Saturday, April 13, 2024

Lady working in Saudi flies to Kenya to chase Sh. 300,000 sent to wrong number

A Kenyan woman identified as Irene, has been working in Saudi Arabia as a house help.

Irene flew from the Middle East nation with permission from her employer, so that she could track down Sh. 300,000 cash that was sent to the wrong number via Mpesa.

In a detailed video posted by Derrick Mbugua on Facebook, Irene explained that her employer had paid her by transferring money into her Saudi Bank account through a teller on November 21st, 2023.

The teller sent the money to a second teller who was situated in a different branch. The second teller was then required to deposit the funds into Irene’s sister’s bank account in Kenya through the bank’s standard process.

However, instead, the second teller sent the money to a wrong number which was later identified to belong to a man known as William Otieno. This was how the chase for the money began.

“We went with my boss to the bank, and the teller admitted that he sent the money to the wrong number. He said that instead of sending the money, he called another branch and a teller there made the mistake,” she said.

“She sent the money through M-Pesa and not through the bank as I had instructed. Unfortunately, the man withdrew the money as soon as it landed on his phone.”

Upon contacting Safaricom, she was advised to visit a police station. Irene, lucky to have a good employer, was provided with a ticket to Kenya to facilitate the report-making process.

She arrived in Kenya on 7th December and her first stop was the Kasarani Police Station. She filed her report and was issued an OB Number at the station.

During her visit, a DCI officer named Lucy Mbithe Munyambu offered her assistance in tracking down the individual who had withdrawn the money.

Irene says that Officer Lucy went to court and requested permission to access Otieno’s records at Safaricom to determine if he received the money. After confirmation, Lucy was able to track down William Otieno.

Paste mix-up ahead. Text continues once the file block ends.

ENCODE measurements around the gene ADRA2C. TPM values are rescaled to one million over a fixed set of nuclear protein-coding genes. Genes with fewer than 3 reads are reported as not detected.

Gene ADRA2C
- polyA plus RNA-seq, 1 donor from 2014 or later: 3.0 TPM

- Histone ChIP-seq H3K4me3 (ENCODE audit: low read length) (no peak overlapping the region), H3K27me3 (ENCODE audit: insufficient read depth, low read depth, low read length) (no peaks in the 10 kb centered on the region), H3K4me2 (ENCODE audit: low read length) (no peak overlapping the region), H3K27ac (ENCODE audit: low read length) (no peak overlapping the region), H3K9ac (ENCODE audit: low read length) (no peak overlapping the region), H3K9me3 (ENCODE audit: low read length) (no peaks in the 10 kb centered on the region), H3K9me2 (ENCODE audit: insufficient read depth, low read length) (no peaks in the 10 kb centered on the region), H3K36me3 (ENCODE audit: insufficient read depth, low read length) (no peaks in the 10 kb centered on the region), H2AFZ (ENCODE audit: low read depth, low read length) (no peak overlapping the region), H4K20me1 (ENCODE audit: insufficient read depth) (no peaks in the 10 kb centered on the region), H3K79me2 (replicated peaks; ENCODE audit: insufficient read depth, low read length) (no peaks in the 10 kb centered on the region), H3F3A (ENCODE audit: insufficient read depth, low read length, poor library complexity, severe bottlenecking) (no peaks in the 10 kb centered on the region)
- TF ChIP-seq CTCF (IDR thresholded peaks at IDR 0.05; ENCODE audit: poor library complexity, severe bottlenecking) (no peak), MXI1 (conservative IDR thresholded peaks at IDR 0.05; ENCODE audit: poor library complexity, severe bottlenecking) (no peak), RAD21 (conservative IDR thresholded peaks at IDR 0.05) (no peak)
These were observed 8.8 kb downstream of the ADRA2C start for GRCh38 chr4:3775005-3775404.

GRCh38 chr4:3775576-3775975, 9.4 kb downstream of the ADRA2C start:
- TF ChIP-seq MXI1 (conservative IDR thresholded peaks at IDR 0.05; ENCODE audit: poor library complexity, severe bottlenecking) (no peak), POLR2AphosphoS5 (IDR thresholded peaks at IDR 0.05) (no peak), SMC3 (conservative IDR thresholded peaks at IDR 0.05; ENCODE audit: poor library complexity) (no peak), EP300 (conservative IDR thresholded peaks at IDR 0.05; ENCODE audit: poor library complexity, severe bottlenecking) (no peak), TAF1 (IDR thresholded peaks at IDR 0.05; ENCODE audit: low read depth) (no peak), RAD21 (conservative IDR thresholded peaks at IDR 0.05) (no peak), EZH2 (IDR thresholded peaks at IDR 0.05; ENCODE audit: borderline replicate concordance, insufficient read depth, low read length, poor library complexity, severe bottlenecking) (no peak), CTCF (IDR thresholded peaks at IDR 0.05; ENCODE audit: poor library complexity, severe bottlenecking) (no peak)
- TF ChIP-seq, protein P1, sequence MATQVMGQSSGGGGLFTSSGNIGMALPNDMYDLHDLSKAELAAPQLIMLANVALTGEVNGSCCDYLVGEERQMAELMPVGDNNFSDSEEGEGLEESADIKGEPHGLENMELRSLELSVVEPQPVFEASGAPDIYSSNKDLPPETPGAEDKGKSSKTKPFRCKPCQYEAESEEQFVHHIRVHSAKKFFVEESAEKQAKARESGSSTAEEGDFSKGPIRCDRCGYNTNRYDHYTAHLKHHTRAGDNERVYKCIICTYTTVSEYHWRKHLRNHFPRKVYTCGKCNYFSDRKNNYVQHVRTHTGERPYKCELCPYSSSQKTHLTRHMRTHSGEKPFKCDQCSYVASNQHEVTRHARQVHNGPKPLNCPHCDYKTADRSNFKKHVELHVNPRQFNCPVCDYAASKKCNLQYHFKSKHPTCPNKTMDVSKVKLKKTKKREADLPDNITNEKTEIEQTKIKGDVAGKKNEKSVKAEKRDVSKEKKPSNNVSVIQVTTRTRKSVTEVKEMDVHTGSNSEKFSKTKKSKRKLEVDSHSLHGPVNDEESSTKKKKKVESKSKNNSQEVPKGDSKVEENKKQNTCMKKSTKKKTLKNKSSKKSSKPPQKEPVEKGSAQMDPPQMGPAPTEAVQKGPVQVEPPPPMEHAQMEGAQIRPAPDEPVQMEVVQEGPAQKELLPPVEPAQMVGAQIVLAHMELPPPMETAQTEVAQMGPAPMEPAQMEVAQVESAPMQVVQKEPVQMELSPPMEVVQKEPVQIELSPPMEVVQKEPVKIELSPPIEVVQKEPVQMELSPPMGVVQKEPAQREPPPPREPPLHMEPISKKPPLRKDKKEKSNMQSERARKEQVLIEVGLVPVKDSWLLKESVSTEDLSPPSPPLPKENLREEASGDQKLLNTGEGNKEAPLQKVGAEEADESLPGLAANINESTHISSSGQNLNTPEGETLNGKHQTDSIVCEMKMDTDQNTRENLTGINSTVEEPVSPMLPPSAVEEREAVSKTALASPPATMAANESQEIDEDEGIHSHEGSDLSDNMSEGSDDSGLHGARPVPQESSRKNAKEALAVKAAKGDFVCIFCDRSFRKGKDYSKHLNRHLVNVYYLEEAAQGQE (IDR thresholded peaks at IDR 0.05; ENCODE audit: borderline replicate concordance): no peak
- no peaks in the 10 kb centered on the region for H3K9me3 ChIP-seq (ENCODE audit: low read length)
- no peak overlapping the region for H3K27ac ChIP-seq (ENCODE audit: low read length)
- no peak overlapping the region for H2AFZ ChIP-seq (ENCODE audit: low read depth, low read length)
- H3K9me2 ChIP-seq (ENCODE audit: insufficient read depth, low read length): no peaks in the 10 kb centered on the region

Irene was requested to fork out Sh. 20,000 to fuel the officer’s police vehicle which would facilitate Otieno’s arrest. Later, she would be asked for an extra Sh. 3,000 to pay for a taxi vehicle since Officer Lucy claimed that the area was inaccessible for vehicles.

She later came to find out that the money was received by one of the officers who had accompanied Officer Lucy

“On the day of the arrest, I was told to send Sh. 3,000 cab money because they could not access William easily. I later realized that the money was sent to one of the officers,” she said.

After she sent the money, the DCI officers started taking her round in circles, claiming that Otieno had fled in Tanzania. This went on for 2 weeks until Irene began to smell a rat.

“Madam Lucy told me that Otieno still had Sh. 100,000 out of the Sh. 300,000 and she advised me not to take that money; they wanted Otieno to pay for all of it. Little did I know that the money was to be given to the officers,” Irene claimed.

She contacted Otieno directly and discovered that he was in Kisumu. Otieno chastised her harshly, and to make matters worse, he sent her a transaction message from his phone indicating Sh. 22,100 he sent to DCI officer Lucy.

Irene called Officer Lucy to clarify the claims Otieno had made, only to be quarrelled by the lady officer.

“When I asked Lucy, she scolded me and said I should not quarrel her like a child. She was very rude to me and I had to block all of them (DCI) officers,” Irene narrated.

She has now been left seeking justice for her money, unsure of where and whom to turn to. A spot check by Bizna Kenya showed that the money was to facilitate the healthcare costs of Irene’s father, who’s battling cancer.

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